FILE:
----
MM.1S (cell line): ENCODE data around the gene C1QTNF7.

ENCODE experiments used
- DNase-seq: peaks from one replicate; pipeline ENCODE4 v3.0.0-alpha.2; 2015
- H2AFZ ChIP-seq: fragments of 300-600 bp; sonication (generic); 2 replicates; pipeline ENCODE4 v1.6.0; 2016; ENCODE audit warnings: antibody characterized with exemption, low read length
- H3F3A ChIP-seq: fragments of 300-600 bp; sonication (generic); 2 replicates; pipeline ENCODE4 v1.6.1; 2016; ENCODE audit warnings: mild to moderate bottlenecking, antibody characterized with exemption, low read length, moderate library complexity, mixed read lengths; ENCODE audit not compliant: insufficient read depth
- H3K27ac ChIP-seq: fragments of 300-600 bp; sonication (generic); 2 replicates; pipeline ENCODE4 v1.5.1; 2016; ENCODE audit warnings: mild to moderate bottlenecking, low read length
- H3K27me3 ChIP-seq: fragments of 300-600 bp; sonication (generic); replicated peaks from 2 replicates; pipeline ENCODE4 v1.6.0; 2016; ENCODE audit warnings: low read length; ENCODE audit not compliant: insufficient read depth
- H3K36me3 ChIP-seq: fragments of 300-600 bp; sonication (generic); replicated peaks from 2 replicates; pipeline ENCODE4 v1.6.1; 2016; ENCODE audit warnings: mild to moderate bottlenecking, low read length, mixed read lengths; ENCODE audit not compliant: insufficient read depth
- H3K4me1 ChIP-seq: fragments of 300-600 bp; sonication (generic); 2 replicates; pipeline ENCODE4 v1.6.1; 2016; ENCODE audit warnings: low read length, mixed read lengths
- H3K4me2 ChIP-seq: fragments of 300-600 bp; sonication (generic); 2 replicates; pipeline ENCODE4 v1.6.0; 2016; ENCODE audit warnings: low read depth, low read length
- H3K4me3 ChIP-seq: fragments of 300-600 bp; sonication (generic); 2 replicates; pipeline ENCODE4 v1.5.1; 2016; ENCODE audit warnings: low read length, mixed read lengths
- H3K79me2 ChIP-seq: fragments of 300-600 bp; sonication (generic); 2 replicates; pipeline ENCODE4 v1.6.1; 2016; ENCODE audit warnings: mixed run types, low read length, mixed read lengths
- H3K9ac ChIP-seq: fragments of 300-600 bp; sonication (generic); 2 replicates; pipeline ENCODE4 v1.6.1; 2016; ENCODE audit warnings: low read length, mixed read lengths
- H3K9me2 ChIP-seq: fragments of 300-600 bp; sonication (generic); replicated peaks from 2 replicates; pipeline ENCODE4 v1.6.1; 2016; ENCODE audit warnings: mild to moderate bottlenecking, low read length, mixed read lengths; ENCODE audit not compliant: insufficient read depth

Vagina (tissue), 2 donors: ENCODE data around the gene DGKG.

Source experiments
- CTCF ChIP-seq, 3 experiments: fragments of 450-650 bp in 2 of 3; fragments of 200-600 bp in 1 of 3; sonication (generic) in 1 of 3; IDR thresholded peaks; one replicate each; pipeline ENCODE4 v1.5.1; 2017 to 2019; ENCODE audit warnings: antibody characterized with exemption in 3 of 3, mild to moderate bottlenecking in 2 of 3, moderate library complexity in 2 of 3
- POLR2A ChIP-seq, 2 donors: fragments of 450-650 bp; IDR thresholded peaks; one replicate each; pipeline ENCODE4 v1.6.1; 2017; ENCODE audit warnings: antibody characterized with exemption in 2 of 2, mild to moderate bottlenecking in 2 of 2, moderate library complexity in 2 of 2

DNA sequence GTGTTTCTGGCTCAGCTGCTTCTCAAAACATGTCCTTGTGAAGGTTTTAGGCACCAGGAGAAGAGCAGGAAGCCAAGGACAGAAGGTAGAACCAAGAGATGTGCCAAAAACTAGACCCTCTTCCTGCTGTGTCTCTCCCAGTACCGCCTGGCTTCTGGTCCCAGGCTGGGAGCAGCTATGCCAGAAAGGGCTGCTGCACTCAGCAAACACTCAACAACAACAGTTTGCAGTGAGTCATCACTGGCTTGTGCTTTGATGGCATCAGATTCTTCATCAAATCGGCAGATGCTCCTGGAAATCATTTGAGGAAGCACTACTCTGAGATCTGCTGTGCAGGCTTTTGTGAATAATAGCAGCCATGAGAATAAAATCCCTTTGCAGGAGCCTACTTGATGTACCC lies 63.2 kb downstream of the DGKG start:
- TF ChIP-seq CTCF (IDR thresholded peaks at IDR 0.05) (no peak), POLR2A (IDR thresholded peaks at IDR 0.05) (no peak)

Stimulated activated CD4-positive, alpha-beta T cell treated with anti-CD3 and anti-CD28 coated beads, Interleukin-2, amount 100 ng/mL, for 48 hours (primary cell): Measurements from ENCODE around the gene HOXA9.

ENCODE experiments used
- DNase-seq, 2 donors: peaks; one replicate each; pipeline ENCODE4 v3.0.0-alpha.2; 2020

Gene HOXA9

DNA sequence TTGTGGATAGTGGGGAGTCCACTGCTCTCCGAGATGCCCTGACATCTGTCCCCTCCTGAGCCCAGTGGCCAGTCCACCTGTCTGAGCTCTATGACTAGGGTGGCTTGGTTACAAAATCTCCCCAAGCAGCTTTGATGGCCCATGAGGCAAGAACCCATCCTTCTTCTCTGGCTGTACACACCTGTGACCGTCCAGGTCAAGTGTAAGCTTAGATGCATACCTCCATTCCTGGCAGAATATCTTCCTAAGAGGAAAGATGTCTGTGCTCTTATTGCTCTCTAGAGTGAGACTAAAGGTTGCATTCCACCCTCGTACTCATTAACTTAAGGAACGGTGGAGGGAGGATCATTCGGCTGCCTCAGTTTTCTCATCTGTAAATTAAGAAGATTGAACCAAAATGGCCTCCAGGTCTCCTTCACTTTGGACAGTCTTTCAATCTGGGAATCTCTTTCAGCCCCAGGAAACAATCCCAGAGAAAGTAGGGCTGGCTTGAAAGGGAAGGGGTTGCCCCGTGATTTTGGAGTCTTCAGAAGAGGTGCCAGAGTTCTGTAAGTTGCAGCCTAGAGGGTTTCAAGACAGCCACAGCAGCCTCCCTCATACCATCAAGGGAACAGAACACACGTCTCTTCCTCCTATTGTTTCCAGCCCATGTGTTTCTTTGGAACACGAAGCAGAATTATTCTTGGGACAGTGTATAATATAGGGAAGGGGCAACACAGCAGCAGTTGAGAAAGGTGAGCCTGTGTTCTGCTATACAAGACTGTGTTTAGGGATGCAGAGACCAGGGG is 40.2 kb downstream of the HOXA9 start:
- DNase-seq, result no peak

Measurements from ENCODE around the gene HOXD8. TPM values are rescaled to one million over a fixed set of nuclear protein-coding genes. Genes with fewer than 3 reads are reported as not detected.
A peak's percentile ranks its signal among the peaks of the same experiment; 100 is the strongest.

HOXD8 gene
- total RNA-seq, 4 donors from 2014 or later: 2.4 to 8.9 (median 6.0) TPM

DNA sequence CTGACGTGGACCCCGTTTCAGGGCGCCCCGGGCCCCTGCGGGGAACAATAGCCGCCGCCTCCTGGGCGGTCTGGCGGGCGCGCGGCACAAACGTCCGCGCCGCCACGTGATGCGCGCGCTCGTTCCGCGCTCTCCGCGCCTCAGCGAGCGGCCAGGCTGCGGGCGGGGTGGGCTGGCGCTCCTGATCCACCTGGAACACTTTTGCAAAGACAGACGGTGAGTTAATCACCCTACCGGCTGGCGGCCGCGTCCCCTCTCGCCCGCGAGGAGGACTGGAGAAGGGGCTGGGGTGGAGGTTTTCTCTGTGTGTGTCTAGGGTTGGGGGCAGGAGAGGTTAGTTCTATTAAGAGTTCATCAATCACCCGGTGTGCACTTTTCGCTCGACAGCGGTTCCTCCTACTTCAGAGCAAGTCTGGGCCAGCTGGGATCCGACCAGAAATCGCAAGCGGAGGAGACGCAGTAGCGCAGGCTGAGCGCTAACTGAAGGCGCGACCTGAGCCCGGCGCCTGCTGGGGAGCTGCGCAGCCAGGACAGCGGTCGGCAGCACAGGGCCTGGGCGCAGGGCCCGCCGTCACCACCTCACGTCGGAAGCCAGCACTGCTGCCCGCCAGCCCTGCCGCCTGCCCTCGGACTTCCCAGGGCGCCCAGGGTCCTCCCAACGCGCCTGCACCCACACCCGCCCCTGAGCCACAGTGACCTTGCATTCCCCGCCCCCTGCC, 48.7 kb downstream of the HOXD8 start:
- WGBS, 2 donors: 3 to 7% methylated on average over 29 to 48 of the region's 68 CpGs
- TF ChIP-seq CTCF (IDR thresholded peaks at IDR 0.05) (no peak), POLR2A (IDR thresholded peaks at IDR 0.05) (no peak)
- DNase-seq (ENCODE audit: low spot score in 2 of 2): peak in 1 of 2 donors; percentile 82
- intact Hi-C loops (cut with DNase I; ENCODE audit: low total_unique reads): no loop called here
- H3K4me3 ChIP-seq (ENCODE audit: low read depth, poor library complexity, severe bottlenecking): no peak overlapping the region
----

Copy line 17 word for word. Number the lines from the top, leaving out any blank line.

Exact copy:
- CTCF ChIP-seq, 3 experiments: fragments of 450-650 bp in 2 of 3; fragments of 200-600 bp in 1 of 3; sonication (generic) in 1 of 3; IDR thresholded peaks; one replicate each; pipeline ENCODE4 v1.5.1; 2017 to 2019; ENCODE audit warnings: antibody characterized with exemption in 3 of 3, mild to moderate bottlenecking in 2 of 3, moderate library complexity in 2 of 3